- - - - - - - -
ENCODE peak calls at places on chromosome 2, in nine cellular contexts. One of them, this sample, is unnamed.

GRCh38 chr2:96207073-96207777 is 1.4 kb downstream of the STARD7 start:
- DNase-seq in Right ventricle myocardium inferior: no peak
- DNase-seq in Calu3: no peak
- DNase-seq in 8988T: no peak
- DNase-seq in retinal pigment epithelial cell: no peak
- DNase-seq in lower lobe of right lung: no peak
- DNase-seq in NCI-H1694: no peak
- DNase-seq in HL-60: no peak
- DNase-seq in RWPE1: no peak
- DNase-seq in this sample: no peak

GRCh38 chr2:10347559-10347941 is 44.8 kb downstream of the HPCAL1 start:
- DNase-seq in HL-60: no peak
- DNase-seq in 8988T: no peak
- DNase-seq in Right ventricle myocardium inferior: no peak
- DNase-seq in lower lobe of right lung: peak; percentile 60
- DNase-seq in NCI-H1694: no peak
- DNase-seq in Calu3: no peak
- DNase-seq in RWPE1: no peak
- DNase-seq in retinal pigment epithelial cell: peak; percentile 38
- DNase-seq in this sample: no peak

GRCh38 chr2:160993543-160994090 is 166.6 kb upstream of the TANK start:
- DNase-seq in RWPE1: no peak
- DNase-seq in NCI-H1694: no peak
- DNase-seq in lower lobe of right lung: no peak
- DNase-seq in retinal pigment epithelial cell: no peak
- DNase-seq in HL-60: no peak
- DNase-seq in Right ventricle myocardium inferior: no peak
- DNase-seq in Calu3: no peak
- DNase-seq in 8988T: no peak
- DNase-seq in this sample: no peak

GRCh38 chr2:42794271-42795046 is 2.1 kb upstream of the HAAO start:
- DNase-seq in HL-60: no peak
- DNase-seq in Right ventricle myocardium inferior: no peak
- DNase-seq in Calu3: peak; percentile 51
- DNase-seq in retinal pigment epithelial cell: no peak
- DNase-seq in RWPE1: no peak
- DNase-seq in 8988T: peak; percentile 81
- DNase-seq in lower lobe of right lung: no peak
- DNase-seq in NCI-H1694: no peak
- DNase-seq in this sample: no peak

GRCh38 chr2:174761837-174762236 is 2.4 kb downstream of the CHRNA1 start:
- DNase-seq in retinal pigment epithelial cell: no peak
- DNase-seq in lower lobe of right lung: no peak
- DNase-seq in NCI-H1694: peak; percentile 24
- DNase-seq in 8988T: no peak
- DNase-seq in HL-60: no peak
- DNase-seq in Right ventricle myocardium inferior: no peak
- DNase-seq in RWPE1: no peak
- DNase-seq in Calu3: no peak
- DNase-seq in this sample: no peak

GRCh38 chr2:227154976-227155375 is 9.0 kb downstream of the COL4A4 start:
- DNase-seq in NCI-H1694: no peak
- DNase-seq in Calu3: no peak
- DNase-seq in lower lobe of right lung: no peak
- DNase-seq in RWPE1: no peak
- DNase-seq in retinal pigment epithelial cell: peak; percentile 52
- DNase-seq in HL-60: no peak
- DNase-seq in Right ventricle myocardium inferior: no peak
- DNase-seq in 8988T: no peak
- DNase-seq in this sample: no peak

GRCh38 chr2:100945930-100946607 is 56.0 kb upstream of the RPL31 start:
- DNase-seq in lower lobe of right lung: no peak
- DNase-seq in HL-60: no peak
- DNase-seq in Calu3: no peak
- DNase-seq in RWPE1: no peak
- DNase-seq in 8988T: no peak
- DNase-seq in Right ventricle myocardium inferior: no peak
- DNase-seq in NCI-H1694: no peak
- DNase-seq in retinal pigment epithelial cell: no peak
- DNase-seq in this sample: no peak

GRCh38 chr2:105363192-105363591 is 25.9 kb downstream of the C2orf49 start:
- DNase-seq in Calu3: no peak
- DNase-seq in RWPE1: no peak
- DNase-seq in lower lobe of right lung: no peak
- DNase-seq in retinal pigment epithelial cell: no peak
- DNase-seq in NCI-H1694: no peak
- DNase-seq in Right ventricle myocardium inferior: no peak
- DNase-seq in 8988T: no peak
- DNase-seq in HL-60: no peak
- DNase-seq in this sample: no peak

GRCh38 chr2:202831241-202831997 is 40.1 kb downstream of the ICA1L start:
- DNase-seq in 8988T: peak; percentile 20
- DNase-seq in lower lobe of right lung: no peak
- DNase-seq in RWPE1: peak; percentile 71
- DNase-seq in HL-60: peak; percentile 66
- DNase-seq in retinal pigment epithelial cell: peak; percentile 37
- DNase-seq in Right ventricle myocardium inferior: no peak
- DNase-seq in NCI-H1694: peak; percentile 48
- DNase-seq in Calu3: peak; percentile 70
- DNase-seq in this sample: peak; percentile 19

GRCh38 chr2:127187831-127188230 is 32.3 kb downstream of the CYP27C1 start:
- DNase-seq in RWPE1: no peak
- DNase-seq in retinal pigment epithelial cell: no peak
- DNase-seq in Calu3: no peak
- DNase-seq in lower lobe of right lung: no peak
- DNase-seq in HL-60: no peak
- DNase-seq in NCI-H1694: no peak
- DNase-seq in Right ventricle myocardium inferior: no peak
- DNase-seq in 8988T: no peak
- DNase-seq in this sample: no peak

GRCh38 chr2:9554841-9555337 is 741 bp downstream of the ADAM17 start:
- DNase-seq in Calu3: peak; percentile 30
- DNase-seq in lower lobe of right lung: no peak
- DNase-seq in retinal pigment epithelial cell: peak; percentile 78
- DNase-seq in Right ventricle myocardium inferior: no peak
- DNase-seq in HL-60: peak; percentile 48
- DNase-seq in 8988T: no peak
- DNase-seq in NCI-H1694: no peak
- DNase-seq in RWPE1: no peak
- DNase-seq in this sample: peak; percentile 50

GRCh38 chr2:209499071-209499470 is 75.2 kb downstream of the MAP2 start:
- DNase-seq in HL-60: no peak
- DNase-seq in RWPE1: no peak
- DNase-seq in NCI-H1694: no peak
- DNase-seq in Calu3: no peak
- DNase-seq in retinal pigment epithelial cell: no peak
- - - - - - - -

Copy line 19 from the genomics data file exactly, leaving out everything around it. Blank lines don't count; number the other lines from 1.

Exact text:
- DNase-seq in RWPE1: no peak